Credit: Google News
Moises Santos is a 24-year-old programmer, food truck designer, and immigrant from Oaxaca, Mexico. His food truck holds down what seems like prime territory — the pot purchasing and stoner friendly parking lot at the Central District’s Uncle Ike’s. The truck is not run like a pipe dream but, instead, puts to use a fat pipe of bandwidth and crunches datasets of Seattle to make business decisions like how much carne asada he might serve up on a Tuesday.
“We’re a pretty innovative culture, we’re hardworking people,” Santos tells CHS as he stands by a corn roaster of his own design.
While the corn roaster is a first run concept, the food truck is a state-of-the-art restaurant on wheels that took two years to design and manufacture.
“It’s an artificial intelligence food truck,” Santos said.
El Costeno’s smart technology has been gathering data from the Seattle Department of Transportation, Facebook, Twitter, and Instagram for a year now, and, based on that data, tells Moises how much to prep each day.
“It’s at a 97% accuracy rate and will get better with machine learning,” Santos said. “I’m an immigrant, and I’ve always been into tech. I use the skills that I know to do something I can make money from and still dig into our culture, develop something. Be at the forefront of technology. I haven’t seen anyone do anything similar in terms of efficiency.”
While Santos has had a major hand in the tech, design, and community connections, it was joining forces with his uncle — not Uncle Ike — that helped start the process. Bernardo Mendoza started roasting corn across the street from McPherson’s on Beacon Hill 13 years go and now helps his nephew operate food truck parked in the Uncle Ike’s parking lot.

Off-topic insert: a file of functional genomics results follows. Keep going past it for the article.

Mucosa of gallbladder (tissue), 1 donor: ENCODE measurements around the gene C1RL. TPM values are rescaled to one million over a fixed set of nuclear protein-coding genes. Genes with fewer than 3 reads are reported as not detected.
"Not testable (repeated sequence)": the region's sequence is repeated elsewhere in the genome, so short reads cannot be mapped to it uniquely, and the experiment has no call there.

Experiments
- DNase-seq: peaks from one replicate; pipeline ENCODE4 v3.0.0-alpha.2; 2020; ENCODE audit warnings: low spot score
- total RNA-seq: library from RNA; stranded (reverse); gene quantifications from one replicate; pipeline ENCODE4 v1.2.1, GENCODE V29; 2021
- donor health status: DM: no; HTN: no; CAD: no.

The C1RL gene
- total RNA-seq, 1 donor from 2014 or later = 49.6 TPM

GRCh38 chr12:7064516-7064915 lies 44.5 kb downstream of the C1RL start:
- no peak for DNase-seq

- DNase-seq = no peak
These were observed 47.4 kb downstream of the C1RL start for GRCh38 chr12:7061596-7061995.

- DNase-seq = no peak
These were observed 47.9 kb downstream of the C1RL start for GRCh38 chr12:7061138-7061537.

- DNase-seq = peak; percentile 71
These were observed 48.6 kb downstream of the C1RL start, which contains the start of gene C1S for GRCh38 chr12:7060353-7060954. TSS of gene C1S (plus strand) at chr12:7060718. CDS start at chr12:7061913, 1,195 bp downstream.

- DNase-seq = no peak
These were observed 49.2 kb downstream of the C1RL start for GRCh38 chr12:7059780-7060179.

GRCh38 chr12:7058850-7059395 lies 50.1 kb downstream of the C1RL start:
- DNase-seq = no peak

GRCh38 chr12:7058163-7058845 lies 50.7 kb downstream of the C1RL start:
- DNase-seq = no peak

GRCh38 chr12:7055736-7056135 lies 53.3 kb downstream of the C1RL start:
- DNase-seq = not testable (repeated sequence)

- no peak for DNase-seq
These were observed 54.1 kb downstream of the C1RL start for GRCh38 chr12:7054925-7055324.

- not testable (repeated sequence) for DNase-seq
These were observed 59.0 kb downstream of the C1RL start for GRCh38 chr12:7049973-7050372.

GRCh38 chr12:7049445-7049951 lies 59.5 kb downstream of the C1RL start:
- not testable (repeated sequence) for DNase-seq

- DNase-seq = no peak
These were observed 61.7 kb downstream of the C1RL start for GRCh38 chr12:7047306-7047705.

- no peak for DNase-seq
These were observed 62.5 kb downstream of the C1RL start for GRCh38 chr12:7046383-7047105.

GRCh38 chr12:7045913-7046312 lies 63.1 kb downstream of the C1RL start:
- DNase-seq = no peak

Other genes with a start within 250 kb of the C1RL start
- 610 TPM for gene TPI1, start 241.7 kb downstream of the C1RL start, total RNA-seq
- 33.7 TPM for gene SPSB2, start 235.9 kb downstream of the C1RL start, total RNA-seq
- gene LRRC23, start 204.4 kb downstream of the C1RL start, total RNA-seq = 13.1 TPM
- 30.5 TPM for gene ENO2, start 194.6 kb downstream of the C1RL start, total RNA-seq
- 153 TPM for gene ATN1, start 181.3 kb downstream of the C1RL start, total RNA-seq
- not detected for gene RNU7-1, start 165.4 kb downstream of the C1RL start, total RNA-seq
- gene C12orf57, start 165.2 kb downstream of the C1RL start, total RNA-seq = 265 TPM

“He started with the corn roaster in the parking lot, he leased a store, and started selling imports from Oaxaca,” Santos said. “All of our moles are imported every other week” — as is everything else that isn’t a meat or vegetable sold in the food truck. “Everything in the truck comes from the store, everything in the store comes from Oaxaca.”
All of El Costeno’s corn is delivered fresh daily from Kent, and the roasting process begins around 11 AM. “We focus on our moles and tlayuda but the carnitas torta is fire,” Santos said. The tlayudas are large, crispy tortillas, delivered weekly from Oaxaca. The steak is sliced by hand by Mendoza as he was previously a butcher in Mexico.
Although Santos’s merging of tech and food culture seems like a perfect fit for a programmer with a food background, running a food truck isn’t the easiest route to success.
“When you’re pushed against a corner, you can’t do anything but flourish and push forward, that’s what we do where we’re from,” he said. “We come from a poor family, we immigrated and made a better life for ourselves.”
Santos says their success is in part due to the numbers of hispanic workers in the area who “feel really comfortable coming here because they know where we’re from and our customers are very loyal.”
With that kind of dedication based on traditional flavors, El Costeno’s tech underpinnings will have plenty of positive postings, tweets, and updates to collect.
El Costeno is located in the Uncle Ike’s parking lot at 1400 23rd Ave. You can learn more at elcosteño.com.
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Credit: Google News